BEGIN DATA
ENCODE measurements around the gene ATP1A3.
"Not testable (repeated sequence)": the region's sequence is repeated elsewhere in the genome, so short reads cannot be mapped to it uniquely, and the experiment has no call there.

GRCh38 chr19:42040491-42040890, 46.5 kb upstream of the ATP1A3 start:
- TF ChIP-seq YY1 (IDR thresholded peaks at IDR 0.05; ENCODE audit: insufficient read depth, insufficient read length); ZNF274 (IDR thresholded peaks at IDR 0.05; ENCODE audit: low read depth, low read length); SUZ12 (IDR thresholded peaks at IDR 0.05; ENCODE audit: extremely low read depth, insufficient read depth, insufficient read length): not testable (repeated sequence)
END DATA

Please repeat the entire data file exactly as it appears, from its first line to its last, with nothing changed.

ENCODE measurements around the gene ATP1A3.
"Not testable (repeated sequence)": the region's sequence is repeated elsewhere in the genome, so short reads cannot be mapped to it uniquely, and the experiment has no call there.

GRCh38 chr19:42040491-42040890, 46.5 kb upstream of the ATP1A3 start:
- TF ChIP-seq YY1 (IDR thresholded peaks at IDR 0.05; ENCODE audit: insufficient read depth, insufficient read length); ZNF274 (IDR thresholded peaks at IDR 0.05; ENCODE audit: low read depth, low read length); SUZ12 (IDR thresholded peaks at IDR 0.05; ENCODE audit: extremely low read depth, insufficient read depth, insufficient read length): not testable (repeated sequence)